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docker-compose useful commands

A short list of useful docker-compose commands

In this article we will cover a useful list of docker-compose commands to get started with docker compose.

Starting containers

The most popular command is the docker-compose up command. This command is used to run services defined in the docker compose file. When this command is cancelled, all running containers are stopped. When run without arguments, it creates containers for all services defined in the compose file and uses a file named docker-compose.yml. This is the default file used by docker compose. There are many avalaible options but we will cover only the most used in this article.

The up command Options

1. -f This option is used to specify the docker compose file to use. If your file is named docker-compose.yml, this option is not needed. See a full example below.

docker-compose up -f [file name]
Note: This option can be used multiple times to specify multiple compose file. WHen multiple compose files are used, their configurations are merged. When using multiple files, configuration of a file on the right overrides those of a file defined on it left. For more info see Multiple Compose files.

2. -d By default, docker container output is printed on the current terminal session. Use this option to start containers without displaying output to the current terminal session. Full example

docker-compose up -d

3. Run a specific service: To run a specific service in the docker compose file add the service name after the command. When running a service, containers for all the services it depends on would also be started. Full example

docker-compose up [service name]

Full doc

List running containers

The docker-compose ps command lists all the running containers for the docker compose file in the current directory. Run docker-compose ps -q to only display IDs. See the Full doc for more options.

Print service logs

The logs command displays log output from services defined in the docker compose file. This command is very useful in cases where containers are started in detached mode with docker-compose up -d command.

docker-compose logs --tail=[lines] -f [service name]
Full doc

Stopping and starting containers

Containers can be started and stopped with three commands, stop, start and restart.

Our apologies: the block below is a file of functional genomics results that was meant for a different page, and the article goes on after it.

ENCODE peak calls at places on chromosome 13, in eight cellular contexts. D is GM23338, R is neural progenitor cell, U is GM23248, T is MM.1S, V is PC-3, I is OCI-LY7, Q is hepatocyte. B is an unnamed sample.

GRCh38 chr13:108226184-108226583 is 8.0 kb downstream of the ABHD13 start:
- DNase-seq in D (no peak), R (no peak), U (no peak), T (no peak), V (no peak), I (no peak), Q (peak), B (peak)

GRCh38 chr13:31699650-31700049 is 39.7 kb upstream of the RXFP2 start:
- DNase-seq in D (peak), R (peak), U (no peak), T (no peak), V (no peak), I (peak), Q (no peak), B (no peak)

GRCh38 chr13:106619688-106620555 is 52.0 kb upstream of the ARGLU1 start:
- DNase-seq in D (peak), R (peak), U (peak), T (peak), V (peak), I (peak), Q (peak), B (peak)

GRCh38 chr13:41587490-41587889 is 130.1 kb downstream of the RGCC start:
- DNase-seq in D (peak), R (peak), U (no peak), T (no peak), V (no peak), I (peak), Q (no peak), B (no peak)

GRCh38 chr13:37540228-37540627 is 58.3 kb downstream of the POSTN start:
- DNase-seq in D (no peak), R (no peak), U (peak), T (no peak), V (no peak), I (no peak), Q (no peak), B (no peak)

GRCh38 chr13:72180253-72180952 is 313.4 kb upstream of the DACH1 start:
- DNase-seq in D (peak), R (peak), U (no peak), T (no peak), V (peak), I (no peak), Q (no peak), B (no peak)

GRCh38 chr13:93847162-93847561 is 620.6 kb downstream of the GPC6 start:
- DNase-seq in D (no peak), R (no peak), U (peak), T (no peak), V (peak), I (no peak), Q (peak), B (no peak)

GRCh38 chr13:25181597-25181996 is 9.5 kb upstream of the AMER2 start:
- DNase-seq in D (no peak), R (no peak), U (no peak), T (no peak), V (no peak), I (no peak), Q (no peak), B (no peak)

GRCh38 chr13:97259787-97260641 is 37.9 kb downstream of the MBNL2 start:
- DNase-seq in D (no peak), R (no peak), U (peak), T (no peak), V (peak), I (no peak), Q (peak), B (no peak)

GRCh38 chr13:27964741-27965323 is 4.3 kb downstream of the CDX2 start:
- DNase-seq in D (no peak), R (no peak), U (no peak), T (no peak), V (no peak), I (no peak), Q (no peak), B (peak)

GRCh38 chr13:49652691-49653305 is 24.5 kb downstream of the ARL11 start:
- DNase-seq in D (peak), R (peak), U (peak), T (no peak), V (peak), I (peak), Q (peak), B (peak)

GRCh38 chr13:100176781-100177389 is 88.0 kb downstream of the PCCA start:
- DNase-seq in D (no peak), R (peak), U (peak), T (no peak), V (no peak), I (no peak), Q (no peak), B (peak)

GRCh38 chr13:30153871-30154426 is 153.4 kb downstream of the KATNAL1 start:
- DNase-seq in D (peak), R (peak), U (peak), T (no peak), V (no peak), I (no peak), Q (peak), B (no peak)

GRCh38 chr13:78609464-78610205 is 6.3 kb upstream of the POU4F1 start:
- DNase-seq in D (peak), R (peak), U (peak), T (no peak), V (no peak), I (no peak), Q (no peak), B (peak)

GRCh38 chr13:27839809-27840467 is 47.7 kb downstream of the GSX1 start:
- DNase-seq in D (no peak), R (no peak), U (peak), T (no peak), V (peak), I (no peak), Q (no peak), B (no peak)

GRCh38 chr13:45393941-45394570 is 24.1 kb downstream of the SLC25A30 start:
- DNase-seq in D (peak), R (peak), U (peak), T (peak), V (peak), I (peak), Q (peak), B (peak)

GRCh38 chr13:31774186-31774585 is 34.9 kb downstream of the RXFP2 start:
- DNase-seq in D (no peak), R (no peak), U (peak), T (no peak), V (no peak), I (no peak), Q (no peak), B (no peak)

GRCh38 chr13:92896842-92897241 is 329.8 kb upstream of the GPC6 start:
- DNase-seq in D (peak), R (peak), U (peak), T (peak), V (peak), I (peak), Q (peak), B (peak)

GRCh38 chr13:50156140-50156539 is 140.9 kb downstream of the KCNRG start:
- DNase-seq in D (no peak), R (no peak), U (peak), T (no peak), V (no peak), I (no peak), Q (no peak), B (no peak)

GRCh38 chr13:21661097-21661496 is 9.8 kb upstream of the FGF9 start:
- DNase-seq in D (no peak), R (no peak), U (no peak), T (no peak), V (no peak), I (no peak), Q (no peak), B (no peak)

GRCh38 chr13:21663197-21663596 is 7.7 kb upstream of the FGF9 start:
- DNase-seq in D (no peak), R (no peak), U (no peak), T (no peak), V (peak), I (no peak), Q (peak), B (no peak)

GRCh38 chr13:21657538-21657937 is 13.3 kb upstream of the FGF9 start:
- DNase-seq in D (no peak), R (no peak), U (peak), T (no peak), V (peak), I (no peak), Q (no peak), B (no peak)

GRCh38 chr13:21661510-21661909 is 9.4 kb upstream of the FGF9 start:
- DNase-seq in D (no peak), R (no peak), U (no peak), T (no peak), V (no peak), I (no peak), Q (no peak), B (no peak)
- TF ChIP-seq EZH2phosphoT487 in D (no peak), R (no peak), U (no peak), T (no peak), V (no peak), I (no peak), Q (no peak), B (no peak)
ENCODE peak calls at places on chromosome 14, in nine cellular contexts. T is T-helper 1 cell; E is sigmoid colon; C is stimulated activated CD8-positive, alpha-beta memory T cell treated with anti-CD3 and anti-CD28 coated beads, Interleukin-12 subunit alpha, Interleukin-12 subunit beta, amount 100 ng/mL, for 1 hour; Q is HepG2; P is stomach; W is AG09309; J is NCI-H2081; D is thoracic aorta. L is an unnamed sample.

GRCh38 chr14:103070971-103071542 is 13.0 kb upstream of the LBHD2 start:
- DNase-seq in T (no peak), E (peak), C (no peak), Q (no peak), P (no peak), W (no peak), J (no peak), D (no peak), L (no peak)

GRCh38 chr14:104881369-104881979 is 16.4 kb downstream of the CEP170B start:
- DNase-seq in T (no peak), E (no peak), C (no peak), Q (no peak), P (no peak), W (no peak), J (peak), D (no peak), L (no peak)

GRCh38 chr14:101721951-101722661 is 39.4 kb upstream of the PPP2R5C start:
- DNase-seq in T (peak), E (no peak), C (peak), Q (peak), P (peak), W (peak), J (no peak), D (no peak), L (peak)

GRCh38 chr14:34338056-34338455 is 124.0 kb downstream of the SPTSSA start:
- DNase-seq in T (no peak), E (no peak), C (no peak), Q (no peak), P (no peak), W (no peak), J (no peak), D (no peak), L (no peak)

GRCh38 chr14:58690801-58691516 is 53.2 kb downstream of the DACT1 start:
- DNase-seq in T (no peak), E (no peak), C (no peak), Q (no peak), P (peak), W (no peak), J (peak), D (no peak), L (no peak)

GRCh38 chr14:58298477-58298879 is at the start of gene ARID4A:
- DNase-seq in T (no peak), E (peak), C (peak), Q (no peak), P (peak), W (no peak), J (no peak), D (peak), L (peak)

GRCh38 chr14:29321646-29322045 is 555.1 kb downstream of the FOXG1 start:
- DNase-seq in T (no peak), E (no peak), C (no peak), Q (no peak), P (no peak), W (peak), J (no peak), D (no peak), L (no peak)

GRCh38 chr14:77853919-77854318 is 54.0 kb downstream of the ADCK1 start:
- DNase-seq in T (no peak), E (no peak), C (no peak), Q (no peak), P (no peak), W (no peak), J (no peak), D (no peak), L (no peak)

1. stop stops containers without removing them. The stopped containers can be restarted with start or restart.

docker-compose stop [options] [SERVICE...]

2. start starts containers or a service.

docker-compose start [SERVICE]

3. restart restarts a stopped container. Note that any docker compose configuration update does not take effect after running the command.

docker-compose stop [options] [SERVICE...]

Pausing and resuming containers

The pause command as it's name describe, pauses container. Note that paused containers still take memory on the running host.

docker-compose pause [SERVICE...]
Paused containers can be resumed with the unpause command.
docker-compose unpause [SERVICE...]

Stopping and removing containers

Using the down stops containers and removes containers, networks, volumes, and images created using up.

docker-compose down

Run a container, execute a command inside it then remove it

docker-compose run --rm SERVICE [COMMAND] [ARGS...]

Note: The --rm option Remove container after run. Ignored in detached mode.

docker-compose run --rm db printenv

In the example above, the service name is "db" and the command to execute is printenv

Full doc

The config command

The config command is used to validate the docker-compose file and view configurations. When the this command is used without arguments, it shows the configuration of the docker compose file(s). Knowing that the YAML language has reusable blocks, and also multiple compose files can be used when starting containers, this command is very useful to check the final configuration used to start containers. Full example

docker-compose config
Let's cover the options

1. --services Print the service names in the docker compose file, one per line.

2. --volumes Print the volume names in the docker compose file, one per line.

3. -q, --quiet Used to validate the configuration, does not print.

Full doc

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